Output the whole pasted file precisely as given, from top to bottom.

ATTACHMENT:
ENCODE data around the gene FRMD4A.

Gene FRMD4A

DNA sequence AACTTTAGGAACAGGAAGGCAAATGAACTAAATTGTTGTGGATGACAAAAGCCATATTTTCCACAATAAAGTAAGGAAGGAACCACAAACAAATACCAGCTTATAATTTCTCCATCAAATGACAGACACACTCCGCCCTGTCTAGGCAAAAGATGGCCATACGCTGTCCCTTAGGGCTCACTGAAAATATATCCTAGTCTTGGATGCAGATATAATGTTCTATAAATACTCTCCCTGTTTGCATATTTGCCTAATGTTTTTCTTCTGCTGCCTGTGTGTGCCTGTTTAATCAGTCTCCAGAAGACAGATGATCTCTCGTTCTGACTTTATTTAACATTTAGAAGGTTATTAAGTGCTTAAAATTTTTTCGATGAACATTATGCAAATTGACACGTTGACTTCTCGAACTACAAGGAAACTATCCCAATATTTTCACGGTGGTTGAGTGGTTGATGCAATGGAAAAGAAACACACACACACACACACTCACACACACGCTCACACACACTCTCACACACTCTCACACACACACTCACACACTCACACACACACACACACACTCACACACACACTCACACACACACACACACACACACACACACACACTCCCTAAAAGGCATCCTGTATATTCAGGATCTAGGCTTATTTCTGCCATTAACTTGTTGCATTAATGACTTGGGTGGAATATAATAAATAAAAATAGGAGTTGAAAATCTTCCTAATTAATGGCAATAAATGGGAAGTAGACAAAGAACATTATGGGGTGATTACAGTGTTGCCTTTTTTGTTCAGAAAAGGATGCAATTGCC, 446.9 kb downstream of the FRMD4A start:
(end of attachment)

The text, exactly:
ENCODE data around the gene FRMD4A.

Gene FRMD4A

DNA sequence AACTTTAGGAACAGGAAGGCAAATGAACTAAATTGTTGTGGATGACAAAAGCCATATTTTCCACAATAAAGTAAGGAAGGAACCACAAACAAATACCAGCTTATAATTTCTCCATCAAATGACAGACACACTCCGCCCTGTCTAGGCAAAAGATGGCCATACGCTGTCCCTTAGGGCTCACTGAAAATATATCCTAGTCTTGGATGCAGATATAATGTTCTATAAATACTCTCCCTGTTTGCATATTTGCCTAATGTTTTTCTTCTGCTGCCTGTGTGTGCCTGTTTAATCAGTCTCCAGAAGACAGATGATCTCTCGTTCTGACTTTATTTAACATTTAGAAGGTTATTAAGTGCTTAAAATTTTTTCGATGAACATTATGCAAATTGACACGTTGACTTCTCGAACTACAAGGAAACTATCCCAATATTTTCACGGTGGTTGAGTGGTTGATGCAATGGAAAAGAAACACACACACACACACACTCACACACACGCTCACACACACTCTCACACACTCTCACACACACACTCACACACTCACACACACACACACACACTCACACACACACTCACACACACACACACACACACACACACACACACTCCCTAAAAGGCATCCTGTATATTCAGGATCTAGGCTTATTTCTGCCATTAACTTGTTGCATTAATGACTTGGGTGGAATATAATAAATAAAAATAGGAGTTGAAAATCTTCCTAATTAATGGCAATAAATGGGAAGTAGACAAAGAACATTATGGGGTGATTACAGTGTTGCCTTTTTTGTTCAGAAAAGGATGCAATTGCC, 446.9 kb downstream of the FRMD4A start: